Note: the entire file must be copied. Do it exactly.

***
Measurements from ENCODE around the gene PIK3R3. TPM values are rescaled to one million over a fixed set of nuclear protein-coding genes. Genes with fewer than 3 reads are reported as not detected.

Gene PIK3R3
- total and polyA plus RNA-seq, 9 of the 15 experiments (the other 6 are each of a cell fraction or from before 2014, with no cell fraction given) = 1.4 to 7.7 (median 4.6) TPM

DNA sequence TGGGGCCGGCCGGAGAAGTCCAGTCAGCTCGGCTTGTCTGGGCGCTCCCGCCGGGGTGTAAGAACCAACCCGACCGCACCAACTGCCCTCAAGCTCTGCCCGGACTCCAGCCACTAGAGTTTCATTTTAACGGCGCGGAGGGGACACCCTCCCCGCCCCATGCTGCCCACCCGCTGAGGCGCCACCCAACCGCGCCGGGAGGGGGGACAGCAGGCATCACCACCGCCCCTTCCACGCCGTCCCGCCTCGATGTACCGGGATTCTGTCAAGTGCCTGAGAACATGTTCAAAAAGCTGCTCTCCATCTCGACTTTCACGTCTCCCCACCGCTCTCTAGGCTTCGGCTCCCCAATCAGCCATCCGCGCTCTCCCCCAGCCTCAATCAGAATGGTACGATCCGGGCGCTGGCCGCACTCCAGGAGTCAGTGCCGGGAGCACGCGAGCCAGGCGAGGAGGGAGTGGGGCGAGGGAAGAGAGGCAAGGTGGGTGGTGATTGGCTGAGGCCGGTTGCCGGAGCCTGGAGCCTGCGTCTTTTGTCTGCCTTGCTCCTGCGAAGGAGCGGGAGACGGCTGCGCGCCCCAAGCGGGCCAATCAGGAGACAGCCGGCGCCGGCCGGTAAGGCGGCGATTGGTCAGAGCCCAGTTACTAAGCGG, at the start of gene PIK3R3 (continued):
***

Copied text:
Measurements from ENCODE around the gene PIK3R3. TPM values are rescaled to one million over a fixed set of nuclear protein-coding genes. Genes with fewer than 3 reads are reported as not detected.

Gene PIK3R3
- total and polyA plus RNA-seq, 9 of the 15 experiments (the other 6 are each of a cell fraction or from before 2014, with no cell fraction given) = 1.4 to 7.7 (median 4.6) TPM

DNA sequence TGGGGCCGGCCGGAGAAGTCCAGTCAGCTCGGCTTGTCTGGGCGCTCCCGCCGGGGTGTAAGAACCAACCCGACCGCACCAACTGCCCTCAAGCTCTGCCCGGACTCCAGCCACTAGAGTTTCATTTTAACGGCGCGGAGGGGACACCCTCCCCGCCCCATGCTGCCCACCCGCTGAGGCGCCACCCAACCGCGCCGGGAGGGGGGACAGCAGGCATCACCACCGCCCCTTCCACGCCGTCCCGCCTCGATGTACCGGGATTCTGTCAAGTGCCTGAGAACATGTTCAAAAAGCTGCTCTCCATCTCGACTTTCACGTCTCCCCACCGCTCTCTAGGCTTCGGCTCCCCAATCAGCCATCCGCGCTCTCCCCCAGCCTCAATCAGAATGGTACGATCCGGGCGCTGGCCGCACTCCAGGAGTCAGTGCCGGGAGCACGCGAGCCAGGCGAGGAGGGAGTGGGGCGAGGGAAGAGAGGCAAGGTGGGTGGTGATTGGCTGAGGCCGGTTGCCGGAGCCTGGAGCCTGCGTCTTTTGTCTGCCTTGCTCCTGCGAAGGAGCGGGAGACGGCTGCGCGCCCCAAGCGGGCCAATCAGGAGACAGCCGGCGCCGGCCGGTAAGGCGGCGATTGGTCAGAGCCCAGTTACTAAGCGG, at the start of gene PIK3R3 (continued):